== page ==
There are retrospectives and introspectives all over the internet and the mainstream media marking the fifth anniversary of the attacks on New York’s World Trade Centre. The Open Democracy site has a good series of pieces asking a range of people the simple question – “what have we learned”?
Whilst there have been greater numbers of people killed in a range of other incidents and events, this one clearly struck a greater psychological chord with many in the West for a whole lot of different reasons. It is certainly one of those ‘what were you doing when you heard about …..?’ moments. I was watching television in bed when the newsflash came on – just at the end of an episode of West Wing. If the Twin Tower attacks had been part of a West Wing storyline, it would have seemed ridiculous, yet there was this literally unbelieveable event unfolding in front of my eyes.
The first thing I instinctively think of whenever I hear the term ‘September 11’ (and even more so when I hear ‘9/11’) is an echo of my father grumbling about how the date should be pronounced ‘11 September’.
The second, and rather more serious, thing I think of is how badly the opportunities coming out of this tragedy have been squandered. Tragedy brings people together and it also brings opportunity to build on those bonds. Unfortunately the main thing 9/11 seems to have been used for by people in many parts of the world is an opportunity to make war and grab power. The rhetorical device of proclaiming a ‘war on terror’ has made us all less safe. Nothing makes war more likely than determinedly insisting that we’re already in one.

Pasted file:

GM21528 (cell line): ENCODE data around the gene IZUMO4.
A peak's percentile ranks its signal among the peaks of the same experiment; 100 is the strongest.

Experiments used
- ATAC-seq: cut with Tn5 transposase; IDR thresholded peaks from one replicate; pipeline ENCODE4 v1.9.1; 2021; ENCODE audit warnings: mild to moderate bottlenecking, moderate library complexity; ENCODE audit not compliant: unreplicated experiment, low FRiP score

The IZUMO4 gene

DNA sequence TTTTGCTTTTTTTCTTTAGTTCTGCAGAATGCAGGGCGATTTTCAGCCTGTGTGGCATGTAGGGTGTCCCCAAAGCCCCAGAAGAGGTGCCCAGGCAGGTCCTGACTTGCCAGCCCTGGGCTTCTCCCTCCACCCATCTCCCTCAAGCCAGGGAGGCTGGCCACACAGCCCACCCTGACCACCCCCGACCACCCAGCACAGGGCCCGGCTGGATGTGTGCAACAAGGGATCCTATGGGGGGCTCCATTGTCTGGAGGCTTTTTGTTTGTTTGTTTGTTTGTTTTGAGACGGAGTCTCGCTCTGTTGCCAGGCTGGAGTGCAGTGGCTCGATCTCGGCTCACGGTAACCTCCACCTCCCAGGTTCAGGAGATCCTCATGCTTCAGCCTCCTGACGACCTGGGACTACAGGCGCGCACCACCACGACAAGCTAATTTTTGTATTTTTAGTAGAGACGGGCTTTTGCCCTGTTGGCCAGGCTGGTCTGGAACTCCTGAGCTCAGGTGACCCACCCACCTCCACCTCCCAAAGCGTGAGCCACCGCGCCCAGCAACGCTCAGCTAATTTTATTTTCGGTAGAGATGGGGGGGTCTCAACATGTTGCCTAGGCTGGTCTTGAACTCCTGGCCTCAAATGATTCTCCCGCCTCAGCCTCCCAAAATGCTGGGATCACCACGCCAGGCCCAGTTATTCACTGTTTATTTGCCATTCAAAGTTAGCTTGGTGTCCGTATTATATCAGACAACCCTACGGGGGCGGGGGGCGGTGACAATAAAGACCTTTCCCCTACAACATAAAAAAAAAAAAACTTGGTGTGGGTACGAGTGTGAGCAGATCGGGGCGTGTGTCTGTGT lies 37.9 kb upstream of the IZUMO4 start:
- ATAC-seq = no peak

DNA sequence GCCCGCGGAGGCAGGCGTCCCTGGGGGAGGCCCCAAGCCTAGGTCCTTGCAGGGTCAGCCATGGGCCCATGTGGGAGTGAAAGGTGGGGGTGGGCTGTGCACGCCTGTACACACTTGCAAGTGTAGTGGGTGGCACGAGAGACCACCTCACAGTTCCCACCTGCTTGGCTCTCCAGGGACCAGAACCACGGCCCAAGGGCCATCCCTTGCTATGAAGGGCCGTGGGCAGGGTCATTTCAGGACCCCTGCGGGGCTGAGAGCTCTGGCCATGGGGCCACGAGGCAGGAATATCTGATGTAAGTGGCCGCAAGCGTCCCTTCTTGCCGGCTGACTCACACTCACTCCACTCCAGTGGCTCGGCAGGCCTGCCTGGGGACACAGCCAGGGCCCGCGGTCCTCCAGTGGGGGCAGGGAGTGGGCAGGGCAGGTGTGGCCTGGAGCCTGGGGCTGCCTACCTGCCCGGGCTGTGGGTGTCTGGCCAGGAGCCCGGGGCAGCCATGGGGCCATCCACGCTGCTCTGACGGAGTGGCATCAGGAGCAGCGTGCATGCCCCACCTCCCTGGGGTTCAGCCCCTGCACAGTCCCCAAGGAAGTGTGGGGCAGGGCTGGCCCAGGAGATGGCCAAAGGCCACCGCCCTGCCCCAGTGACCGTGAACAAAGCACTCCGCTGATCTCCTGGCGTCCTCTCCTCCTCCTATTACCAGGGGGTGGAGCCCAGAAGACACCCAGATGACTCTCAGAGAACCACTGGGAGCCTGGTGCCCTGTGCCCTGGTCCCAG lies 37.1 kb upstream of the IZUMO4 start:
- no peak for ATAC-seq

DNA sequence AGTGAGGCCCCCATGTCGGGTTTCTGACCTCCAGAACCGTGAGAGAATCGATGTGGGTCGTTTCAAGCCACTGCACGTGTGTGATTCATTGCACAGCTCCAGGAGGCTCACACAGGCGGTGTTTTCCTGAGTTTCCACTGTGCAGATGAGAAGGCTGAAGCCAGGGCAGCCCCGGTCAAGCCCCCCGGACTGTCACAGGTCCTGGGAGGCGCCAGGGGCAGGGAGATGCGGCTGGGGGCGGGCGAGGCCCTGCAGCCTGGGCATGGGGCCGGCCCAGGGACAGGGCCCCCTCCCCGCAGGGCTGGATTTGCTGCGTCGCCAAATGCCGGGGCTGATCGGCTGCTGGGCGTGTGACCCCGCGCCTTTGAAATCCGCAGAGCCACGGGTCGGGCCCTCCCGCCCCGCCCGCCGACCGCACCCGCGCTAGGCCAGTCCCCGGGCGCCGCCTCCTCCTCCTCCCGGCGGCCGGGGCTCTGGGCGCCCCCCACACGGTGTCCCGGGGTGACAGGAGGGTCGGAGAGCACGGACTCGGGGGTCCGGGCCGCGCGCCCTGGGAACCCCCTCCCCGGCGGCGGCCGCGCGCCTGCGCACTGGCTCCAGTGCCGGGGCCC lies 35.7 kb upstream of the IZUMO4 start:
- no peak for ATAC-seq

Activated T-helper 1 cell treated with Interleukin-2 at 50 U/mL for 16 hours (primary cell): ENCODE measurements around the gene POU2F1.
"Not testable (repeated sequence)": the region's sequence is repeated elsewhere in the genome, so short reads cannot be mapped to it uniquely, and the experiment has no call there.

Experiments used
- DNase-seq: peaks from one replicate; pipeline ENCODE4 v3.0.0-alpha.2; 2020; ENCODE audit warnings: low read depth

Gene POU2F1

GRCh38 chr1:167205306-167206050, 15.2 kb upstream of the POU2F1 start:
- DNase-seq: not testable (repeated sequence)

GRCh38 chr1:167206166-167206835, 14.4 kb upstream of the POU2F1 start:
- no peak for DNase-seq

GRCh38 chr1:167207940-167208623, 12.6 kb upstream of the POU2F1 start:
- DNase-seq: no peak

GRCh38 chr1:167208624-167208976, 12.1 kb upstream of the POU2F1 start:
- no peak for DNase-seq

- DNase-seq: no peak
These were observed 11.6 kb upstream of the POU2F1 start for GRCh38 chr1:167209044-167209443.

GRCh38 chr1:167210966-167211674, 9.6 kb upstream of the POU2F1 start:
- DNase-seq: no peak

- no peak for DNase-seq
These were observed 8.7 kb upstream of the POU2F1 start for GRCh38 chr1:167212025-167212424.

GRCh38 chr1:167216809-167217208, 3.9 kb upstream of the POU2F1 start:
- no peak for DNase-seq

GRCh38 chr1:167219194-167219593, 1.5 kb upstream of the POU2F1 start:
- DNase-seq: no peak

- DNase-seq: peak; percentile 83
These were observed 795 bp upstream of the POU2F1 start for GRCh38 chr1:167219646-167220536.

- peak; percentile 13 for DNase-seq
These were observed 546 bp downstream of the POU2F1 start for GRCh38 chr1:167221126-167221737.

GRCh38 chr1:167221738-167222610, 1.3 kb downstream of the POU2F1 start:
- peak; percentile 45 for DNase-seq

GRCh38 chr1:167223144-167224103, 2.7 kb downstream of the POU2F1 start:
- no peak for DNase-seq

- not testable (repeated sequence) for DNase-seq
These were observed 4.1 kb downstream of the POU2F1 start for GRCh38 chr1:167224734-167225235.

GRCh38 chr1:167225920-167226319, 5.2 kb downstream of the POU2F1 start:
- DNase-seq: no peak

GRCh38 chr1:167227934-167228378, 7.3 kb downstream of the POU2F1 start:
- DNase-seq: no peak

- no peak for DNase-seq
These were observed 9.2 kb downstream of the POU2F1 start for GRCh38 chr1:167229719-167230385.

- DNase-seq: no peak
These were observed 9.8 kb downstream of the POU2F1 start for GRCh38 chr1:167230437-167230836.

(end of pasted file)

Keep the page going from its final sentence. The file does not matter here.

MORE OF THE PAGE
One thing I find amazing is how strongly conspiracy theories about the attacks prevail, so much so that it is the cover story of this week’s Time Magazine. A survey last month found that
36% of Americans consider it “very likely” or “somewhat likely” that government officials either allowed the attacks to be carried out or carried out the attacks themselves. Thirty-six percent adds up to a lot of people. This is not a fringe phenomenon. It is a mainstream political reality.
If it was that many people in Pakistan thinking the US government had a hand in the attacks, it might be understandable, but for that many people in the USA to think so is rather disconcerting, even given the many examples of how low a value the current administration puts on truth, the law and human life.
I’ve had so many people give me or send me material about allegations of US government involvement in these attacks that I’ve felt obliged to look at some of it. However, regardless of any views about how bad or otherwise the current US administration might be, I just cannot believe a conspiracy that enormous could ever be covered up. Even given the fact that people lie to pollsters, so the figure is probably overstated, I still find it disturbing that such a sizeable minority could think that about their own government without there being a revolution around the corner (which I don’t think there is, I hasten to add).